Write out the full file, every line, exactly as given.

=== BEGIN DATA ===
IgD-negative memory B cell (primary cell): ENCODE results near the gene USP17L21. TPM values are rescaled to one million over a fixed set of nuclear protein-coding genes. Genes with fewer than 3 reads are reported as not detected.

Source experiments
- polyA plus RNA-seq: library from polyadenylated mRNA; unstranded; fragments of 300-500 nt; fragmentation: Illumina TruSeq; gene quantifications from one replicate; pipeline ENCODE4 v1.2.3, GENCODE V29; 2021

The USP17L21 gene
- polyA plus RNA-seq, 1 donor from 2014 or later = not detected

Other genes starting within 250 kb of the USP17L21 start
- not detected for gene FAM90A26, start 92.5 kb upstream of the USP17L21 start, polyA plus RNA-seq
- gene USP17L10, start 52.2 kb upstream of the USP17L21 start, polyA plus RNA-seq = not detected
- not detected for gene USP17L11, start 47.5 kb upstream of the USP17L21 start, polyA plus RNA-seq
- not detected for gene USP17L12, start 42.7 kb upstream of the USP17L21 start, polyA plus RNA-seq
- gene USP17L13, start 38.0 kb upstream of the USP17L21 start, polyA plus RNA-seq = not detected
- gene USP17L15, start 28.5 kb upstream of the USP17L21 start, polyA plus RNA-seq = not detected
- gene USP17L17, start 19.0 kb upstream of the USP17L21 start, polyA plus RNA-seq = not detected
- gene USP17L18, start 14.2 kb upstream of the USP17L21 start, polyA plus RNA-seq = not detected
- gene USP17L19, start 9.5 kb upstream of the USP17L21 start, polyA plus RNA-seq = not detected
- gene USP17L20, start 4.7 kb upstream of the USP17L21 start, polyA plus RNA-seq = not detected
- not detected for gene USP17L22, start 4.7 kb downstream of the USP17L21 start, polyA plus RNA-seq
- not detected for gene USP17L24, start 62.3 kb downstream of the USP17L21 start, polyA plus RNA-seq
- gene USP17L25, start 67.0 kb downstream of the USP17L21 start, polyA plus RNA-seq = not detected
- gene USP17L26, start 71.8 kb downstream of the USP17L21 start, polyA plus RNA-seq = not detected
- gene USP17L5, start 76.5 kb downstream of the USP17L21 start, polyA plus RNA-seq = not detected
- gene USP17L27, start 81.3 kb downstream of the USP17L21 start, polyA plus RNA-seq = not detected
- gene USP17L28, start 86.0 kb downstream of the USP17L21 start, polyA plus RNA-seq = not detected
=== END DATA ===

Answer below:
IgD-negative memory B cell (primary cell): ENCODE results near the gene USP17L21. TPM values are rescaled to one million over a fixed set of nuclear protein-coding genes. Genes with fewer than 3 reads are reported as not detected.

Source experiments
- polyA plus RNA-seq: library from polyadenylated mRNA; unstranded; fragments of 300-500 nt; fragmentation: Illumina TruSeq; gene quantifications from one replicate; pipeline ENCODE4 v1.2.3, GENCODE V29; 2021

The USP17L21 gene
- polyA plus RNA-seq, 1 donor from 2014 or later = not detected

Other genes starting within 250 kb of the USP17L21 start
- not detected for gene FAM90A26, start 92.5 kb upstream of the USP17L21 start, polyA plus RNA-seq
- gene USP17L10, start 52.2 kb upstream of the USP17L21 start, polyA plus RNA-seq = not detected
- not detected for gene USP17L11, start 47.5 kb upstream of the USP17L21 start, polyA plus RNA-seq
- not detected for gene USP17L12, start 42.7 kb upstream of the USP17L21 start, polyA plus RNA-seq
- gene USP17L13, start 38.0 kb upstream of the USP17L21 start, polyA plus RNA-seq = not detected
- gene USP17L15, start 28.5 kb upstream of the USP17L21 start, polyA plus RNA-seq = not detected
- gene USP17L17, start 19.0 kb upstream of the USP17L21 start, polyA plus RNA-seq = not detected
- gene USP17L18, start 14.2 kb upstream of the USP17L21 start, polyA plus RNA-seq = not detected
- gene USP17L19, start 9.5 kb upstream of the USP17L21 start, polyA plus RNA-seq = not detected
- gene USP17L20, start 4.7 kb upstream of the USP17L21 start, polyA plus RNA-seq = not detected
- not detected for gene USP17L22, start 4.7 kb downstream of the USP17L21 start, polyA plus RNA-seq
- not detected for gene USP17L24, start 62.3 kb downstream of the USP17L21 start, polyA plus RNA-seq
- gene USP17L25, start 67.0 kb downstream of the USP17L21 start, polyA plus RNA-seq = not detected
- gene USP17L26, start 71.8 kb downstream of the USP17L21 start, polyA plus RNA-seq = not detected
- gene USP17L5, start 76.5 kb downstream of the USP17L21 start, polyA plus RNA-seq = not detected
- gene USP17L27, start 81.3 kb downstream of the USP17L21 start, polyA plus RNA-seq = not detected
- gene USP17L28, start 86.0 kb downstream of the USP17L21 start, polyA plus RNA-seq = not detected